# How many revolutions did the fish make?

• Charlene
There you used a formula, and it's the right formula - although I can't quite follow the units you used. But the result is correct. In summary, the fish makes 2.50 revolutions around the rock after 10 seconds, given a constant angular acceleration of 0.314 rad/sec^2.

## Homework Statement

A fish starts at rest and uniformly accelerates. After 10 seconds, he is swimming around a rock at a rate of 3.14 rad/sec.
a.) What's the magnitude of angular acceleration?
b.) How many times did the fish circle the rock (how many revolutions?)

## Homework Equations

a.) wf=wi+alpha*t

## The Attempt at a Solution

a.)wf=wi+alpha*t
alpha=(wf-wi)/t
therefore, angular accelerate = .314 rad/sec^2

I just wanted to double check that i did part b correctly because i guess I'm having trouble seeing how the sec^2 on the bottom of the units end up disappearing to become just revolutions.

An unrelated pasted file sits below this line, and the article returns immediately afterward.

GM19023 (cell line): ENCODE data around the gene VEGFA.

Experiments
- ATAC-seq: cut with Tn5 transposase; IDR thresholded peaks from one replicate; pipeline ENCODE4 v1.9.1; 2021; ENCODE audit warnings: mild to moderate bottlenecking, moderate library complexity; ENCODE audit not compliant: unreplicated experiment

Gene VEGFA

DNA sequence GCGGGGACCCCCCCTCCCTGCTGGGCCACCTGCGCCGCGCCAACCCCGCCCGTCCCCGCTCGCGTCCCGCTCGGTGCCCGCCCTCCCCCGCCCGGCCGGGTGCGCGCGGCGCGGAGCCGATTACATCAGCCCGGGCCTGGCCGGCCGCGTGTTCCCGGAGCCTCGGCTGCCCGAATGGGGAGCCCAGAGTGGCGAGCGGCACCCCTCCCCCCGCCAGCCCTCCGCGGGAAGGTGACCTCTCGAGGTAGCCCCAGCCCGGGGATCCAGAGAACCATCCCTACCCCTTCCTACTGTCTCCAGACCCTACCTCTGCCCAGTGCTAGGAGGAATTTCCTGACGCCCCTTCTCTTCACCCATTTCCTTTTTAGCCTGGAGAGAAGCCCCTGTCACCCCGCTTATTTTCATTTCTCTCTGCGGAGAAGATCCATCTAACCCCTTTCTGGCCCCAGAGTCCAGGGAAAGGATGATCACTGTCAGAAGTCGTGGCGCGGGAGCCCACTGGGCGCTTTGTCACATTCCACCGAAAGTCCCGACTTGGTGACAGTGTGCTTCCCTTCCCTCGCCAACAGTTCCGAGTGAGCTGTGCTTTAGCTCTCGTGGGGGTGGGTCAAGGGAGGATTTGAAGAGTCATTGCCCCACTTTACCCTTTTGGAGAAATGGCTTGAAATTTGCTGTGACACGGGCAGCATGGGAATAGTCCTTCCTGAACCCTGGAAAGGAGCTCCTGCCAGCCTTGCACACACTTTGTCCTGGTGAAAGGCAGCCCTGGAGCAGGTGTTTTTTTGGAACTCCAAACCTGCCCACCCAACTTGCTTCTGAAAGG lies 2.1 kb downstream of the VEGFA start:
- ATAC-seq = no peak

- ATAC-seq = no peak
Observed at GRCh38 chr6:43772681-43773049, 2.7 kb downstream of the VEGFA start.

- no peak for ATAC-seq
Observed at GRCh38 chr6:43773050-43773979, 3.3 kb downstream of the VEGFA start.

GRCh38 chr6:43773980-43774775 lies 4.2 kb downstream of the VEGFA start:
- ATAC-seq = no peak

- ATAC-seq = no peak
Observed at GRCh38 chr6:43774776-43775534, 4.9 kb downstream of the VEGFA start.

Charlene said:
Where does that calculation come from? It is wrong. As you noted, the units don't match - and you did not use the time here, which is another sign that something is wrong.

mfb said:
Where does that calculation come from? It is wrong. As you noted, the units don't match - and you did not use the time here, which is another sign that something is wrong.
well all i did was use the conversion to convert rad to rev, i didn't use any type of formula, so perhaps i shouldn't be using the angular acceleration in part b?
should i just take the 3.14 rad/sec and multiply it by the 10 secs to get 31.4 rad and then divide by 2pi to get around 5.00 revolutions?

Charlene said:
should i just take the 3.14 rad/sec and multiply it by the 10 secs to get 31.4 rad and then divide by 2pi to get around 5.00 revolutions?
No, that would assume a constant angular velocity.

If you start at rest on a street with a constant linear acceleration of 4 m/s2, how far do you go within 10 seconds?
For rotations the situation is nearly the same.

oh okay, i see that i need to include the angular acceleration.

so i found this formula, 1/2*alpha*time^2